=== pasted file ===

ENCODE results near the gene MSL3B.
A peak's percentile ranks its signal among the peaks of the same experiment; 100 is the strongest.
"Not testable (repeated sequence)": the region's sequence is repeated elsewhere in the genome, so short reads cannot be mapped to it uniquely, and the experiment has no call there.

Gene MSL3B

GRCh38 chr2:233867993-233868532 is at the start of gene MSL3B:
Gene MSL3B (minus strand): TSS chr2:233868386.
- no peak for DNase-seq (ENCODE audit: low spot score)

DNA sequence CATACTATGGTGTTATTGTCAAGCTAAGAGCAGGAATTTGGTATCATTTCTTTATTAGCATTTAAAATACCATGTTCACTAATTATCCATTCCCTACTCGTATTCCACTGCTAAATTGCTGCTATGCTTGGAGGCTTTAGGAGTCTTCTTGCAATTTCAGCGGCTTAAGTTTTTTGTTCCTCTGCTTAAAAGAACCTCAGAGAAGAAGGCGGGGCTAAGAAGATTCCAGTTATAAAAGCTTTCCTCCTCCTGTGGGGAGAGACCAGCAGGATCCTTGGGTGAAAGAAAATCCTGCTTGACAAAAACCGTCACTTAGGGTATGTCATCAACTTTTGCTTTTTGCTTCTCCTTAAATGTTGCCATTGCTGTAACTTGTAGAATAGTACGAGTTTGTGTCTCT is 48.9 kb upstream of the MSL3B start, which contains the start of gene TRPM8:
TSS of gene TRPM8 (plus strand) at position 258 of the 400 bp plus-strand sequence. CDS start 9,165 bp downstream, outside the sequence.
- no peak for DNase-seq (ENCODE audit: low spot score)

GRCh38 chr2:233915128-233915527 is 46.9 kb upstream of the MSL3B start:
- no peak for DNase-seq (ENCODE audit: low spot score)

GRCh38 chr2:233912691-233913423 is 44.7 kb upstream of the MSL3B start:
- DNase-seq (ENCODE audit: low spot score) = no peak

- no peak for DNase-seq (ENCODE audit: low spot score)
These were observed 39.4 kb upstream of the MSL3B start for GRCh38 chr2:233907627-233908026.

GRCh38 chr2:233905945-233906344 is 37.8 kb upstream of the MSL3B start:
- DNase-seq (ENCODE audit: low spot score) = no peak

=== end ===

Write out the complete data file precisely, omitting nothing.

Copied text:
ENCODE results near the gene MSL3B.
A peak's percentile ranks its signal among the peaks of the same experiment; 100 is the strongest.
"Not testable (repeated sequence)": the region's sequence is repeated elsewhere in the genome, so short reads cannot be mapped to it uniquely, and the experiment has no call there.

Gene MSL3B

GRCh38 chr2:233867993-233868532 is at the start of gene MSL3B:
Gene MSL3B (minus strand): TSS chr2:233868386.
- no peak for DNase-seq (ENCODE audit: low spot score)

DNA sequence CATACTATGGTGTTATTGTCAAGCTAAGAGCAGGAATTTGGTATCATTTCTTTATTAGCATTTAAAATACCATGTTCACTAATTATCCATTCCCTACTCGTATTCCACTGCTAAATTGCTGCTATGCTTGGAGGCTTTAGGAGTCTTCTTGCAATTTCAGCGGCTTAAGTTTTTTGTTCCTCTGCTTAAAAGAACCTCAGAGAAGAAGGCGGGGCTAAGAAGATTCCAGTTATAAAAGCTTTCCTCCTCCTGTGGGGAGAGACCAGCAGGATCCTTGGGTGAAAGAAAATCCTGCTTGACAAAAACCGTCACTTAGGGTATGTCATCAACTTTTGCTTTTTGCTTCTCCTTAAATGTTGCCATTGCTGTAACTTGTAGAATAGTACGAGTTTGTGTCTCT is 48.9 kb upstream of the MSL3B start, which contains the start of gene TRPM8:
TSS of gene TRPM8 (plus strand) at position 258 of the 400 bp plus-strand sequence. CDS start 9,165 bp downstream, outside the sequence.
- no peak for DNase-seq (ENCODE audit: low spot score)

GRCh38 chr2:233915128-233915527 is 46.9 kb upstream of the MSL3B start:
- no peak for DNase-seq (ENCODE audit: low spot score)

GRCh38 chr2:233912691-233913423 is 44.7 kb upstream of the MSL3B start:
- DNase-seq (ENCODE audit: low spot score) = no peak

- no peak for DNase-seq (ENCODE audit: low spot score)
These were observed 39.4 kb upstream of the MSL3B start for GRCh38 chr2:233907627-233908026.

GRCh38 chr2:233905945-233906344 is 37.8 kb upstream of the MSL3B start:
- DNase-seq (ENCODE audit: low spot score) = no peak